To the team, I love you all. I’m grateful you all attend these podcasts with respect and enthusiasm. But even an uneducated science buff like me knows that “pre-print” means the piece hasn’t been “printed”. Hence the “pre” prefix.
PS. Intermittent rain and clouds all day, 40 f, 4 c – ugh!
In TWiV 384, Rich picked Dune (which I agree is among the best sci fi novels of all time), and said he is always looking for new sci fi. I’m here to help! (although please don’t feel obligated to read this whole thing on air) I have a few recommendations for you, Rich:
Ancillary Justice (and its sequels) by Ann Leckie – This is a MUST read. Ancillary Justice is the only novel to win the Hugo, Nebula and Arthur C. Clarke awards. It is spectacular. It has clones and sentient machines and gender politics, and is brilliantly written. You should be reading it right now.
Parable of the Sower by Octavia Butler – published in 1993; Butler was one of the great American sci fi writers but is generally under-read because of her race and gender; I highly recommend all of her books, but this is my favorite.
The Fifth Season by N.K. Jemisin – one of the best books I read last year. It’s not typical space ship sci fi, but it’s not swords and sorcerers either. Jemisin is another author under-read because of her race and gender, but this is her best book to date. The plot twists will rip your heart out.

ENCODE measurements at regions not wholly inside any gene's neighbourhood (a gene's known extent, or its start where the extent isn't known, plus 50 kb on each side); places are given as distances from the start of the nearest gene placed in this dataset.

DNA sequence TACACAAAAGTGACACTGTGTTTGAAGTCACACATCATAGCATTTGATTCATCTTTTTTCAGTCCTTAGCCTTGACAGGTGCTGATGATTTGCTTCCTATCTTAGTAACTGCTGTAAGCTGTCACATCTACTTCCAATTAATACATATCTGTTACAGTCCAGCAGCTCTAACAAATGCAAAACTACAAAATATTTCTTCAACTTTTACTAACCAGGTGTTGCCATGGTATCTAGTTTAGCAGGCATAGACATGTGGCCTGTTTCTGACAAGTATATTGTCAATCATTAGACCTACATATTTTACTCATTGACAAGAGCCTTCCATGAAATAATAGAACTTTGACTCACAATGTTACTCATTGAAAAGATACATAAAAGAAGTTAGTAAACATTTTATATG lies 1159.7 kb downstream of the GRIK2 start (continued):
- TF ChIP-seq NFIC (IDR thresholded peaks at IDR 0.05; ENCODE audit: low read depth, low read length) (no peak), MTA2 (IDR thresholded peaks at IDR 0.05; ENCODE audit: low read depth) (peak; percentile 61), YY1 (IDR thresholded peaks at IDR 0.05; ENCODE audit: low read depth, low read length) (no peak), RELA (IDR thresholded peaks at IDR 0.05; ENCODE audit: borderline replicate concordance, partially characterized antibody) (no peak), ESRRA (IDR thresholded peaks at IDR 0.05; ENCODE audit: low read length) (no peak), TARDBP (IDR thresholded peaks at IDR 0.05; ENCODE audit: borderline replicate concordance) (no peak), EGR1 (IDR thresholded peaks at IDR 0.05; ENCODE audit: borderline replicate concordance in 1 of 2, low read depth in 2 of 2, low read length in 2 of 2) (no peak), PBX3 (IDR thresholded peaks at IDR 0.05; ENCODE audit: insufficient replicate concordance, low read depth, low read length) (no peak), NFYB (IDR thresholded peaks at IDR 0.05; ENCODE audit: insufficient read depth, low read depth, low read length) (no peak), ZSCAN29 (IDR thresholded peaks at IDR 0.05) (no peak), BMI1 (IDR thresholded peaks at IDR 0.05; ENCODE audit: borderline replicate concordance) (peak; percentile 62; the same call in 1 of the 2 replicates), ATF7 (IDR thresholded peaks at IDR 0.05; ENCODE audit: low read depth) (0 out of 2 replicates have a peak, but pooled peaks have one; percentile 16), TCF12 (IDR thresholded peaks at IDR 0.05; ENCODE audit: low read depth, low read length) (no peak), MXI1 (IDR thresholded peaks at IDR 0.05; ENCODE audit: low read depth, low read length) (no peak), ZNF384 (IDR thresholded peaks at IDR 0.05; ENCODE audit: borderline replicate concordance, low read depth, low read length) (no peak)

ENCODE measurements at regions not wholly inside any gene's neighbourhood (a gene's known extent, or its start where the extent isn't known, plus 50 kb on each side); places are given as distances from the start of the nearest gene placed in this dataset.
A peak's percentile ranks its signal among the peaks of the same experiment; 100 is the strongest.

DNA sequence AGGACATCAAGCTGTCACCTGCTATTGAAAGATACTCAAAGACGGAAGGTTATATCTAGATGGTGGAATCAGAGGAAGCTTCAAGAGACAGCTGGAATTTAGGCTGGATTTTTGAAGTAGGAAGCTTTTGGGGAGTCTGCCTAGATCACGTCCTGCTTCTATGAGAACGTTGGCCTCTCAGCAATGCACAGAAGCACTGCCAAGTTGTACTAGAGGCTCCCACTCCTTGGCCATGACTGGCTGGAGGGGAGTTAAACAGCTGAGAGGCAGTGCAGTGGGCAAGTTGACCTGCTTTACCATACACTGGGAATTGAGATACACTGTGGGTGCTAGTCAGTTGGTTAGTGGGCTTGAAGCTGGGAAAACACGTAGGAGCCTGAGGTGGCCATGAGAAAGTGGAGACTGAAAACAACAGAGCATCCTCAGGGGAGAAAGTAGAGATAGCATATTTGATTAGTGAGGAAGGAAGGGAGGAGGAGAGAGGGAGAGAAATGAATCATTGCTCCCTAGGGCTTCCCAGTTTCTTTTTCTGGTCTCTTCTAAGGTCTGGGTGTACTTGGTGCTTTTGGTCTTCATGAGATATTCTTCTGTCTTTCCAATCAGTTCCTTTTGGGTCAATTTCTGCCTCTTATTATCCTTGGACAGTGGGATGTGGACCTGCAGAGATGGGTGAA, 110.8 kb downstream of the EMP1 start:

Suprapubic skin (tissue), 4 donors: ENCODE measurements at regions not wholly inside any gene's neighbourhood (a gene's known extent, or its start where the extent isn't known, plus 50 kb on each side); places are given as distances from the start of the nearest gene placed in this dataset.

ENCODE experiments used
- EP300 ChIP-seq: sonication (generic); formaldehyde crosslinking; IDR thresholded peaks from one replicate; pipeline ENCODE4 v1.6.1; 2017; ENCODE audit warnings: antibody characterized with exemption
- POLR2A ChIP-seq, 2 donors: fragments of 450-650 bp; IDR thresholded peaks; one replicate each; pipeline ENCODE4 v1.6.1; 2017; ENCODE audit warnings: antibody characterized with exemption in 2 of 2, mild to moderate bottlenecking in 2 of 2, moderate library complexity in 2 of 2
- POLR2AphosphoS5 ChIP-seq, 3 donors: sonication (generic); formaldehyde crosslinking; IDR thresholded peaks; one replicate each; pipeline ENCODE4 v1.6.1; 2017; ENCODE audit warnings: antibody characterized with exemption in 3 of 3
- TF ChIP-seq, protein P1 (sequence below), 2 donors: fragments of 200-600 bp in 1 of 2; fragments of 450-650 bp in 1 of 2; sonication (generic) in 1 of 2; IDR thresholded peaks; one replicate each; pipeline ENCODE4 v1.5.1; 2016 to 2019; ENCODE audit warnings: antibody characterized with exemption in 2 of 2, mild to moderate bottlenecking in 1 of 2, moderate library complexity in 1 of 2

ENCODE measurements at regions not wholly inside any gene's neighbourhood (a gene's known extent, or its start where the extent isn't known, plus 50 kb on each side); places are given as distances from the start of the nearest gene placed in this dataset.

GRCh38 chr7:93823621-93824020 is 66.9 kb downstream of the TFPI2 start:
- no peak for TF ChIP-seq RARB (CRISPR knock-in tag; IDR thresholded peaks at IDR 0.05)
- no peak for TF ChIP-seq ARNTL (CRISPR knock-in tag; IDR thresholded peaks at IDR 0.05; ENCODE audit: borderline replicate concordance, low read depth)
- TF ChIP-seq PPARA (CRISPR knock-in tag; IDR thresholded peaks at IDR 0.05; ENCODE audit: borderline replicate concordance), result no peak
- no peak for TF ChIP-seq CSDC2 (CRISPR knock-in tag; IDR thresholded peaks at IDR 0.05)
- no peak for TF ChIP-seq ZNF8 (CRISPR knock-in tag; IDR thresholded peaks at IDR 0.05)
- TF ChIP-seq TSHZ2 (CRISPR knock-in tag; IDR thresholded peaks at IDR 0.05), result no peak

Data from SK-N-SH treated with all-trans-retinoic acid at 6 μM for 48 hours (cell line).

God’s War (and sequels) by Kameron Hurley – This is not for everyone. Hurley pulls no punches on gender, violence, and individual monstrosity. The writing is not quite as polished as her more recent books (which are more fantasy than sci fi, and I don’t know if you read that genre). But if you want to go for a hell of a ride, Hurley will take you there.
The Passage (and its sequels) by Justin Cronin – if you like government-created vampires, this series is for you. Much better than your average novel about government-created vampires.